Upon the start of his presidency, McCaffrey knew that he wanted to renovate the campus facilities to suit the high academic reputation of the university. In 1974, he pushed for the purchase of the Stockton College campus, a 42-acre property. The College of the Pacific expanded into the new campus, with facilities for chemistry, biology and education programs using the new buildings. The former college campus and its refurbished and repurposed buildings form Pacific’s south campus.

Beyond his goals for the physical campus, McCaffrey committed to improving student life on campus. McCaffrey named Judith Chambers, a pioneering expert in student life, as the first vice president of student life for Pacific. Chambers and McCaffrey utilized the student life department to open the Raney Recreation Center and support legendary Pacific Speech and Debate Coach Paul Winter. A new student center was renamed the McCaffrey University Center in 1987, after McCaffrey’s retirement.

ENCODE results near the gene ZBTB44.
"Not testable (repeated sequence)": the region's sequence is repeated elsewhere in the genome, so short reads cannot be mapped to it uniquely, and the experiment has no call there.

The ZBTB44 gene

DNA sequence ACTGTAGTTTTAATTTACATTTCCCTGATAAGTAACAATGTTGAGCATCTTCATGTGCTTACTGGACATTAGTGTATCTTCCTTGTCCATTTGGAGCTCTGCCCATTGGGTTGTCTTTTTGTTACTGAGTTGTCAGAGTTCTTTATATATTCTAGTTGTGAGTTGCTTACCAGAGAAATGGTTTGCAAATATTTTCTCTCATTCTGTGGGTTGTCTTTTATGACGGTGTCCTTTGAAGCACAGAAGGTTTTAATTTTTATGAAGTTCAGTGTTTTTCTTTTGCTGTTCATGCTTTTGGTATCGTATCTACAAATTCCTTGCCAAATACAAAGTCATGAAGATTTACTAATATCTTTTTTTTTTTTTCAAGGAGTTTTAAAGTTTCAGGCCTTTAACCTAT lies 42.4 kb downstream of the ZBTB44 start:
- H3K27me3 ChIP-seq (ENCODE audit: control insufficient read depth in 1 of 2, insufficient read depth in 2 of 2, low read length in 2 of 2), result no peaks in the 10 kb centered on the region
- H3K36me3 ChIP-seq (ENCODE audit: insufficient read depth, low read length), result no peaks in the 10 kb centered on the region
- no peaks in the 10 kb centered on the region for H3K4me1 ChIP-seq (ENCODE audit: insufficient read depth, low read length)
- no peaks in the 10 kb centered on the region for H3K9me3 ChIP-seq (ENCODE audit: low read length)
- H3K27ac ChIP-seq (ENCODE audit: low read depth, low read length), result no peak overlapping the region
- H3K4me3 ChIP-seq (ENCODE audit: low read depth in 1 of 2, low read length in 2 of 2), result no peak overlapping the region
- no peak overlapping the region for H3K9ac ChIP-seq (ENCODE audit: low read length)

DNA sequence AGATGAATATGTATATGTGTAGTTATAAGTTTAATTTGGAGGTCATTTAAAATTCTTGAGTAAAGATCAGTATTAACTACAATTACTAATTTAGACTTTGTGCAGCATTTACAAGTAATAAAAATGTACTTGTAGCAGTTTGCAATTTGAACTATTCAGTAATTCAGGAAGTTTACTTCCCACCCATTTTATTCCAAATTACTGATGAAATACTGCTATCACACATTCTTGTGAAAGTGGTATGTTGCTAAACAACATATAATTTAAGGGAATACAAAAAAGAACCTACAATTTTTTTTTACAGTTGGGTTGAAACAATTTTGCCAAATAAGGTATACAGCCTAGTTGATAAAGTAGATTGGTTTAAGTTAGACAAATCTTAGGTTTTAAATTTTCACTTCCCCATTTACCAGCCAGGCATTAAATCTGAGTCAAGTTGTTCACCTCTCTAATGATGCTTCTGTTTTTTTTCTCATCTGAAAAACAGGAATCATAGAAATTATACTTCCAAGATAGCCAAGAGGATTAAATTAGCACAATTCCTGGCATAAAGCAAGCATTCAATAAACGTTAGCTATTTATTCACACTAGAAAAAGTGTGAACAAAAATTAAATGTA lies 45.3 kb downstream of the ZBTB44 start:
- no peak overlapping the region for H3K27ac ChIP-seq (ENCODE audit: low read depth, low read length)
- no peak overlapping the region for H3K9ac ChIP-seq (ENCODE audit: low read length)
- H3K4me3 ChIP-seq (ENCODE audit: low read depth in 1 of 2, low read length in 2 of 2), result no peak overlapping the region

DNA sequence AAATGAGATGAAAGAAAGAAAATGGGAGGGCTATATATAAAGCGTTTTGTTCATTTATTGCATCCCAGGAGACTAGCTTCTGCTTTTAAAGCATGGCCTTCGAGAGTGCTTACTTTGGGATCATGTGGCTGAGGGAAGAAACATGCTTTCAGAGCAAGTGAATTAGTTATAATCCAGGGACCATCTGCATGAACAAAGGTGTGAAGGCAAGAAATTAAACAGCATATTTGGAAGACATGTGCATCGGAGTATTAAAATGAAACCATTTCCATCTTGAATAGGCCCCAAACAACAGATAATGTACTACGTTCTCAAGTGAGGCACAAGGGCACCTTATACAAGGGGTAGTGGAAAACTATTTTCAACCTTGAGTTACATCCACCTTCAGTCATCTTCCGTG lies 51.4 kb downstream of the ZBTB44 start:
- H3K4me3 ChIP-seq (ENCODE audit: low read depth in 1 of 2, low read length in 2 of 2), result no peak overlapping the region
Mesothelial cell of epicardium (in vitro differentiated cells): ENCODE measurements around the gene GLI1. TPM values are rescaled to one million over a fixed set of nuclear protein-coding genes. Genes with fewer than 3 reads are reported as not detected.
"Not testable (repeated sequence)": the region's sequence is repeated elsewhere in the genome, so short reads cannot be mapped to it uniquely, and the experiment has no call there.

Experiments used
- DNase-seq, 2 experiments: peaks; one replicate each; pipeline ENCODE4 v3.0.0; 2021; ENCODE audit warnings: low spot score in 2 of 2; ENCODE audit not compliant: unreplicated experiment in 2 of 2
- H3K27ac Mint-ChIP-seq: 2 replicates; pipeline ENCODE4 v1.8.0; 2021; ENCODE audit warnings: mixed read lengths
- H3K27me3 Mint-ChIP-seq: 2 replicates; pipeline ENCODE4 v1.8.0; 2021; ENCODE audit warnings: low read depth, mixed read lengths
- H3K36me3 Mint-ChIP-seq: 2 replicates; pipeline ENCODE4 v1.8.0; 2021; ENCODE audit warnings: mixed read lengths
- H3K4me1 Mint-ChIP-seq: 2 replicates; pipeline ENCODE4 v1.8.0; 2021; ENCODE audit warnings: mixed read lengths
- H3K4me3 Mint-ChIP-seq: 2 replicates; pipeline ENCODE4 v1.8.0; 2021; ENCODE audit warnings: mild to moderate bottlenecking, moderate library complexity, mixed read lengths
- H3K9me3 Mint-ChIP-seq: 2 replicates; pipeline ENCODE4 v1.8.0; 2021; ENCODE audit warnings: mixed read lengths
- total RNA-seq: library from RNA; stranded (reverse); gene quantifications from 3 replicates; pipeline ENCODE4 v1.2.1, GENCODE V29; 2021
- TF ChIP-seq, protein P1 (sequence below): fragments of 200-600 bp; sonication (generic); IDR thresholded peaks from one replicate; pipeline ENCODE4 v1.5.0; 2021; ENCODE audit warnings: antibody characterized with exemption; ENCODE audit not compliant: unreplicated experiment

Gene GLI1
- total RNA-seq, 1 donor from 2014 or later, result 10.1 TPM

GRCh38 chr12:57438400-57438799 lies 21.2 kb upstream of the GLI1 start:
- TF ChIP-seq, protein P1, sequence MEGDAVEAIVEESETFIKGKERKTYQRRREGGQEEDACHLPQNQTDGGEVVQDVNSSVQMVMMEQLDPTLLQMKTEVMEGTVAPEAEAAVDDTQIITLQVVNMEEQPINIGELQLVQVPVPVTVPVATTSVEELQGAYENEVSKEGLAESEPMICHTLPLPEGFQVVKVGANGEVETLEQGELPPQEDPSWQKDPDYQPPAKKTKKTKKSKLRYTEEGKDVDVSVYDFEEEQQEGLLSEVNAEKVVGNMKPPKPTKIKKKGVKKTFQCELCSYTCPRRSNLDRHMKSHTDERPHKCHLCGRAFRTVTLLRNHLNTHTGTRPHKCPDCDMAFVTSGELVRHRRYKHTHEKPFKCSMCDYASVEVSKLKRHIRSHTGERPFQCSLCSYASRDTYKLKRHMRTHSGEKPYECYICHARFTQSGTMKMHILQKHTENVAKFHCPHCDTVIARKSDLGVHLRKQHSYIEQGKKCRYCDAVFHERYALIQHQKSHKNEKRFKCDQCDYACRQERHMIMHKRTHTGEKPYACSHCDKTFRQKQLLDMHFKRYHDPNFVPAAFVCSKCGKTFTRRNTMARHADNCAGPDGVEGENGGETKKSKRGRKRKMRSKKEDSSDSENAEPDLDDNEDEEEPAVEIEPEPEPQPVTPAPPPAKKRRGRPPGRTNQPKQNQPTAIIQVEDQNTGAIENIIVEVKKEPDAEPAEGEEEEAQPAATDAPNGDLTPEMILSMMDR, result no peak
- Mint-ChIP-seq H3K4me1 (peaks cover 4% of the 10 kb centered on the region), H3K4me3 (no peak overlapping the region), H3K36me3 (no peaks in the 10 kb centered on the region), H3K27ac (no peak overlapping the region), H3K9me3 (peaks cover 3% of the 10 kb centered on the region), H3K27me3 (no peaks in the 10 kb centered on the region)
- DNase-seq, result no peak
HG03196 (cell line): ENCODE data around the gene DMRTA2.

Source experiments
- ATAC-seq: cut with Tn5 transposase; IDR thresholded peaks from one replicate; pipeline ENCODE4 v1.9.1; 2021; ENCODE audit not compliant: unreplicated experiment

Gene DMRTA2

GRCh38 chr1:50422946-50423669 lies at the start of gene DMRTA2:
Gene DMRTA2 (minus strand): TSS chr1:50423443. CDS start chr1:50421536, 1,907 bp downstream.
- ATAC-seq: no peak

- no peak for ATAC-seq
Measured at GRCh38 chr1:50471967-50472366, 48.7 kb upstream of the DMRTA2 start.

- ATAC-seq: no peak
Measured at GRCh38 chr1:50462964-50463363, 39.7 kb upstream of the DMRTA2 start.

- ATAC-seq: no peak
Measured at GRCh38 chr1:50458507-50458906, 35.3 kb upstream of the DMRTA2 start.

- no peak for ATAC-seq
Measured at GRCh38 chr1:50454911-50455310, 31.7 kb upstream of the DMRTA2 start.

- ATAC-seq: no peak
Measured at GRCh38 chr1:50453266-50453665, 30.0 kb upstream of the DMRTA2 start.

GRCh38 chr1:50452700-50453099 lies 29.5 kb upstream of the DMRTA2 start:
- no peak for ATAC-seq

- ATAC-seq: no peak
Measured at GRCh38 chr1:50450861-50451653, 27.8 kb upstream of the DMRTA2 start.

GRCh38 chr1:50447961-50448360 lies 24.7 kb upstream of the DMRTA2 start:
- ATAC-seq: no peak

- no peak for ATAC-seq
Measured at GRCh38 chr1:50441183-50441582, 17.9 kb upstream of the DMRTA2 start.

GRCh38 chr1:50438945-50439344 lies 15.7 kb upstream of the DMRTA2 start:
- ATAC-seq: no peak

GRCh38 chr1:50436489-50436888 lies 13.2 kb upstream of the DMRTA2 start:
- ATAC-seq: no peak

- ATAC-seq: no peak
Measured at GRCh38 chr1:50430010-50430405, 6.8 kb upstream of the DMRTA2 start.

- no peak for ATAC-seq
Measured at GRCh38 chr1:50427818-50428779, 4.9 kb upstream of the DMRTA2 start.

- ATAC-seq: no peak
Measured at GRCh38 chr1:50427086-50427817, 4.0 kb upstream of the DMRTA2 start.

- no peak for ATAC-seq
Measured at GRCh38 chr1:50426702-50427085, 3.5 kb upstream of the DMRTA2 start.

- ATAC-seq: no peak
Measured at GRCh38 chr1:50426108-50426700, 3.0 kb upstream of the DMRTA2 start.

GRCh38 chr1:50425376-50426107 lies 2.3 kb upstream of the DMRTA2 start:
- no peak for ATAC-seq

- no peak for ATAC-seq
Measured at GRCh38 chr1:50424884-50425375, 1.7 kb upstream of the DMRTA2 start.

With all these initiatives in motion, McCaffrey recognized the need for greater funding for the university. He reached out to local businesspeople, including Alex G. Spanos, and asked many community business leaders to serve on the Board of Regents. Alumni relations were improved through the start of phone call campaigns, an annual alumni awards program established in 1981, and by doubling the membership of the alumni board. McCaffrey also pushed for greater enrollment at Pacific. McCaffrey welcomed the largest ever entering class in 1974, a record that was broken the very next year. Pacific also achieved its peak enrollment in 1976 at 6,200 students, which was not surpassed until 2004.

Off-campus, McCaffrey was deeply involved in the Rotary Club. McCaffrey served as the president of Rotary International from 1981 to 1982, while on leave from his position as Pacific’s president. McCaffrey was recognized with the Dugoni Medallion of Distinction Award in 1987.

McCaffrey died on March 3, 2002.